With nod to 'Hamilton,' Tigard's mayor delivers State of City address
With a nod to the hit musical "Hamilton," students from Tigard High School's Choralation Choir took the packed theater at Broadway Rose Theatre Company Wednesday night through its paces with a rap and hip hop trip tribute spotlighting city accomplishments last year.
The group, directed by Robert Hawthorne, was part of Mayor John Cook's annual State of the City presentation, an annual event that attracts local residents, area mayors, county commissioners and others.
A sampling of their Hamilton-esque emulation entitled "Tigard On!"– with Sharon Gavin, city of Tigard's communications manager, writing the lyrics, and Lin-Manuel Miranda, composing the music, included:
"Well every day our folks are working throughout the city
Patrolling, sharing stories, keeping parks safe and pretty.
Crews check underground for sewers that are gritty,
Inside we help folks with problems big and bitty."
Later, Cook, who has been mayor since 2012, listed many of the goals set by the council in 2017 and their progress.
-Sending a local option levy to voters in May. The council is finalizing an overall bond-dollar amount but the push is to raise an estimated $7 million a year to add to police services, parks maintenance and sidewalk improvements.
"We don't take that lightly," he said of the levy request. "We don't like spending people's money even though we've been accused of (that)."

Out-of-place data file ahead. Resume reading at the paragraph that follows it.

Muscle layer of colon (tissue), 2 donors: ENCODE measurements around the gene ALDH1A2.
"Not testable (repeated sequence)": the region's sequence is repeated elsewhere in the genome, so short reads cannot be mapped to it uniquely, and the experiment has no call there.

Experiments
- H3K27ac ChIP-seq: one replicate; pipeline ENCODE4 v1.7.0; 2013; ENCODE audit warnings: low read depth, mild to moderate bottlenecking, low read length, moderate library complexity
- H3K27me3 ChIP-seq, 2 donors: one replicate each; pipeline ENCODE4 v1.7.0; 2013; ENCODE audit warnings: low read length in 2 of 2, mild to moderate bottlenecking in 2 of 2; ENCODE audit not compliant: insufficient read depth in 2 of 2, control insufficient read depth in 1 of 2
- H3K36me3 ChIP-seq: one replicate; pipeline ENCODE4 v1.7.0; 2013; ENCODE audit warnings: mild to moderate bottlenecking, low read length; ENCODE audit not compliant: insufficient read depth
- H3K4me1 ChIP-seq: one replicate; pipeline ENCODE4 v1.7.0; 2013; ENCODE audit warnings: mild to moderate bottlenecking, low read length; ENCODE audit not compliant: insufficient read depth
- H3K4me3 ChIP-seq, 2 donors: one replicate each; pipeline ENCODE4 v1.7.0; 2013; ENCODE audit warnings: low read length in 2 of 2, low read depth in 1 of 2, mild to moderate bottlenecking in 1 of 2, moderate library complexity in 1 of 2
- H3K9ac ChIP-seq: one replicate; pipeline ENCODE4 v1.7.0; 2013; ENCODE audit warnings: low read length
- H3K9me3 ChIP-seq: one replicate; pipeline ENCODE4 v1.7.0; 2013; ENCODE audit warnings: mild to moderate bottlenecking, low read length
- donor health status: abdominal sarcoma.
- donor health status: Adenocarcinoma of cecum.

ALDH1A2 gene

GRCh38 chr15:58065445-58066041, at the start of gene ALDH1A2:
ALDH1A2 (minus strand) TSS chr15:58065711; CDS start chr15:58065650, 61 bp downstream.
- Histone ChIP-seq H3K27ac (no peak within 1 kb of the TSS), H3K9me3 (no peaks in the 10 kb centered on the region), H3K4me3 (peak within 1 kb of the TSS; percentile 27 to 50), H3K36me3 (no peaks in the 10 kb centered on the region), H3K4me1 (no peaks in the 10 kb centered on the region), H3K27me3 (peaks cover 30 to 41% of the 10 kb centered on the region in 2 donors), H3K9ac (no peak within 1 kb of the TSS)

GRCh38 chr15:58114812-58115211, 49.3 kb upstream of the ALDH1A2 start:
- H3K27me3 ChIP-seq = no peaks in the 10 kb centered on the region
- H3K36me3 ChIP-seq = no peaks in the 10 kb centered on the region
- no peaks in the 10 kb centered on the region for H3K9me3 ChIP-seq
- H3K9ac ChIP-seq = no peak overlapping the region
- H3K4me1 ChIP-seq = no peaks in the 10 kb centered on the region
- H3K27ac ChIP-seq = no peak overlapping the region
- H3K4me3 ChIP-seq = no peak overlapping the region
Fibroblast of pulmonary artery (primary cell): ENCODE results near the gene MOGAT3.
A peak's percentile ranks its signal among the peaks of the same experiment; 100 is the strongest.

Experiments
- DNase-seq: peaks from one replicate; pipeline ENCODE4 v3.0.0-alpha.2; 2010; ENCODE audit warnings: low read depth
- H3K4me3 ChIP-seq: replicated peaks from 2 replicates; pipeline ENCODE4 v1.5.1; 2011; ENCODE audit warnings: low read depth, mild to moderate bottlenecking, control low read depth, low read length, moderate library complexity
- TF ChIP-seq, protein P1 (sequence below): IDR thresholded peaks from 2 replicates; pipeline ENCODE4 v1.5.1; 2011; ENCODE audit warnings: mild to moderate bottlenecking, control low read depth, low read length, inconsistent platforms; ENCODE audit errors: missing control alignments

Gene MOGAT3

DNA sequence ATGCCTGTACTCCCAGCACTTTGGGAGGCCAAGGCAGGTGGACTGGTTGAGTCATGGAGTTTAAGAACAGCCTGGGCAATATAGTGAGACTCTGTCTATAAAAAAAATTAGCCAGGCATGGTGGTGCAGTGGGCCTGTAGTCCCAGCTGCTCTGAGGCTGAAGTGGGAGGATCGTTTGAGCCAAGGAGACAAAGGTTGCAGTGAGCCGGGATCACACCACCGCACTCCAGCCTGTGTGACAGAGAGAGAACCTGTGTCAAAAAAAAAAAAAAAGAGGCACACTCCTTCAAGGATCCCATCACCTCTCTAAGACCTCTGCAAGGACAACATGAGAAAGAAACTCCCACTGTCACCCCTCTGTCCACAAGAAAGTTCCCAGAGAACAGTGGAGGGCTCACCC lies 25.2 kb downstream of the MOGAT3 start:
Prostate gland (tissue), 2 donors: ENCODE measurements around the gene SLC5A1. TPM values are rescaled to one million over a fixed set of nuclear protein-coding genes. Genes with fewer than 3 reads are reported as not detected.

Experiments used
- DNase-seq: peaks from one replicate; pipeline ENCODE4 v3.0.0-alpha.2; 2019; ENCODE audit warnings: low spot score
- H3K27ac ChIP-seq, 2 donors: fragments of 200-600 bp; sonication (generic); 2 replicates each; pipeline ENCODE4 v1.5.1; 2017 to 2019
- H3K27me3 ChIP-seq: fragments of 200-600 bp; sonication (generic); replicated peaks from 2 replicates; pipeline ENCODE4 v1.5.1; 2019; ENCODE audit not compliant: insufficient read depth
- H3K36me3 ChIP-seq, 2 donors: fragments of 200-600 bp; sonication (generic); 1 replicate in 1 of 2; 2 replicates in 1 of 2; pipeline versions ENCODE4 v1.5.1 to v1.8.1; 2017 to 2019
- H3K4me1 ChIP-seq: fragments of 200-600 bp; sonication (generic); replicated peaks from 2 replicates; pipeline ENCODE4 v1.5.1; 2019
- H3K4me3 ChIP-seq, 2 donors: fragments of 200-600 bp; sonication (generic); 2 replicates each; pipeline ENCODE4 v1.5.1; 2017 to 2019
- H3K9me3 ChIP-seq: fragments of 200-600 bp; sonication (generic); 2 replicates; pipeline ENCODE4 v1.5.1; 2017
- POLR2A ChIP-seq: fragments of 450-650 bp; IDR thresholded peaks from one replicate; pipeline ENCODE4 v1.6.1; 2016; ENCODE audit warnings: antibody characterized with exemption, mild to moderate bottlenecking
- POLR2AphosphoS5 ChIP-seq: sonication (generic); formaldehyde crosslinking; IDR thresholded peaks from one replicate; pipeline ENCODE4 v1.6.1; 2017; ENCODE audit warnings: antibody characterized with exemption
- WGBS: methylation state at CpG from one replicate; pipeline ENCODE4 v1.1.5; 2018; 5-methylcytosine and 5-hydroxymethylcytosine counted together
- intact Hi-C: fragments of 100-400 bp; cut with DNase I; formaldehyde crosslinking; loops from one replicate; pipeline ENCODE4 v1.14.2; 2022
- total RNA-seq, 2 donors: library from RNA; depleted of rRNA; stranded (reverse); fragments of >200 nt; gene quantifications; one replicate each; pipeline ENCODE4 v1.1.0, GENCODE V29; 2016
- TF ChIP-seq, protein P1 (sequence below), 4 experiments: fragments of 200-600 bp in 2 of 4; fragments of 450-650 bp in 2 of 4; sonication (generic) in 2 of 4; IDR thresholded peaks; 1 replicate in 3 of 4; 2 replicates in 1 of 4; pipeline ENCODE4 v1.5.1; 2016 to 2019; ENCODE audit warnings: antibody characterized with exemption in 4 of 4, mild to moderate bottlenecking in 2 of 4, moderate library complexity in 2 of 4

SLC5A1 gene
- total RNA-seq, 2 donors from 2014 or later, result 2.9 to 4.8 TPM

He noted that the levy is necessary to keep some city programs and services going at full speed, (adding one of his go-to sayings regarding keeping things running under dire circumstances) by noting that things need to be held together better than simply with "bubble gum and duct tape."--Expanding recreational opportunities for people in Tigard. He praised the first Music in the Park series last year where 1,300 people showed up to an event that was only expected to draw 200.
--Making downtown a place for people to be. Cook touted the addition of new poles and Tigard banners along Main Street as a big accomplishment, along with tearing down several buildings along Main Street next to Fanno Creek at a site set for redevelopment.
-- Pursuit of light rail down the Southwest Corridor. Cook joked that the city had planned on specific funding "but funding got off track." For 2018, plans are to finish the alignment from Portland to downtown Tigard.
--Implement the Tigard Triangle strategic plan. "It's an area that we're really looking to develop into the future," he said. Cook spoke of the city's new so-called "lean code," which makes development in the 500-acre parcel of property bounded by Highway 99W to the north, Highway 217 to the west and south and Interstate 5 to the east easier.
-- Annexation of certain areas into the city limits. Cook noted that 10 "islands" of property were annexed into the city last year after an extensive outreach program.
"For 2018, we want to continue that outreach," he said, noting he wants to approach those who might be potential candidates for annexation in a positive manor, adding there might be incentives if they chose to do so.
Meanwhile, Cook praised the completed water treatment plant in West Linn that marks the official completion of the Lake Oswego-Tigard Water Partnership.
"The other thing we've done is we've formed a homelessness task force," he pointed out.
Other milestones over the year included both the hiring of new Tigard Police Chief Kathy McAlpine, who came from the Tacoma Police Department, and the council approving a resolution making the city, which reads in part that Tigard agrees to become a "welcoming community … where every person feels safe, regardless of immigration status."